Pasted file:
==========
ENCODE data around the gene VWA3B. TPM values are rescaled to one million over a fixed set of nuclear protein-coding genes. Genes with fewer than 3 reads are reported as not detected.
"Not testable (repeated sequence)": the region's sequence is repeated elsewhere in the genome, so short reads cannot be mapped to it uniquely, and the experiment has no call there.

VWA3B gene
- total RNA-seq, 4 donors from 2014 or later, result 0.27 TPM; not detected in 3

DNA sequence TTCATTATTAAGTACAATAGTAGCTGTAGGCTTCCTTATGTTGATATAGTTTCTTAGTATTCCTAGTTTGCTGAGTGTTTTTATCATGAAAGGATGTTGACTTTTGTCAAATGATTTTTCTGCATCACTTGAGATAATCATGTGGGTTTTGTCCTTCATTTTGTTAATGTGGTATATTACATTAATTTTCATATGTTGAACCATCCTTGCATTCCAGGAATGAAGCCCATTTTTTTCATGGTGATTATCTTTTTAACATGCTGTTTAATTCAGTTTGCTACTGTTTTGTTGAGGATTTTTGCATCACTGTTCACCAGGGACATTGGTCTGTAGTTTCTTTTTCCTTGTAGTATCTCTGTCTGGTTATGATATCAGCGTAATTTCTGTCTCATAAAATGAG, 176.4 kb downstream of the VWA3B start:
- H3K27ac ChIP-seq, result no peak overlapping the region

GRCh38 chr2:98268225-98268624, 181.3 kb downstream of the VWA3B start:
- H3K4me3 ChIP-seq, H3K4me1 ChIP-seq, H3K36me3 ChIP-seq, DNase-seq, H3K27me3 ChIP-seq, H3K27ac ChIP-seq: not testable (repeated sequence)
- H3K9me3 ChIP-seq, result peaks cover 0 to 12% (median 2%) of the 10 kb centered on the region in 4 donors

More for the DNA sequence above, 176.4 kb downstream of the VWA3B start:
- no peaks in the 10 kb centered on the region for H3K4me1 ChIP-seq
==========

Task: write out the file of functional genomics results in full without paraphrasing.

ENCODE data around the gene VWA3B. TPM values are rescaled to one million over a fixed set of nuclear protein-coding genes. Genes with fewer than 3 reads are reported as not detected.
"Not testable (repeated sequence)": the region's sequence is repeated elsewhere in the genome, so short reads cannot be mapped to it uniquely, and the experiment has no call there.

VWA3B gene
- total RNA-seq, 4 donors from 2014 or later, result 0.27 TPM; not detected in 3

DNA sequence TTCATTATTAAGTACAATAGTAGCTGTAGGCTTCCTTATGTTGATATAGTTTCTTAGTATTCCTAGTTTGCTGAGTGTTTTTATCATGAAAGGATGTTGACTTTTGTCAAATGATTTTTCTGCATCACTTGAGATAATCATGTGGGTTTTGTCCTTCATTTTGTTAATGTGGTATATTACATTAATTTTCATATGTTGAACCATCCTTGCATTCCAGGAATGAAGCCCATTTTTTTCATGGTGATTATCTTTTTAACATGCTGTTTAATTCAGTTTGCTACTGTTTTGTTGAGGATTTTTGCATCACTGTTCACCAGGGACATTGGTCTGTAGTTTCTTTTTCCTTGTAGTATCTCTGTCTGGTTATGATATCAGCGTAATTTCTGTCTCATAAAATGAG, 176.4 kb downstream of the VWA3B start:
- H3K27ac ChIP-seq, result no peak overlapping the region

GRCh38 chr2:98268225-98268624, 181.3 kb downstream of the VWA3B start:
- H3K4me3 ChIP-seq, H3K4me1 ChIP-seq, H3K36me3 ChIP-seq, DNase-seq, H3K27me3 ChIP-seq, H3K27ac ChIP-seq: not testable (repeated sequence)
- H3K9me3 ChIP-seq, result peaks cover 0 to 12% (median 2%) of the 10 kb centered on the region in 4 donors

More for the DNA sequence above, 176.4 kb downstream of the VWA3B start:
- no peaks in the 10 kb centered on the region for H3K4me1 ChIP-seq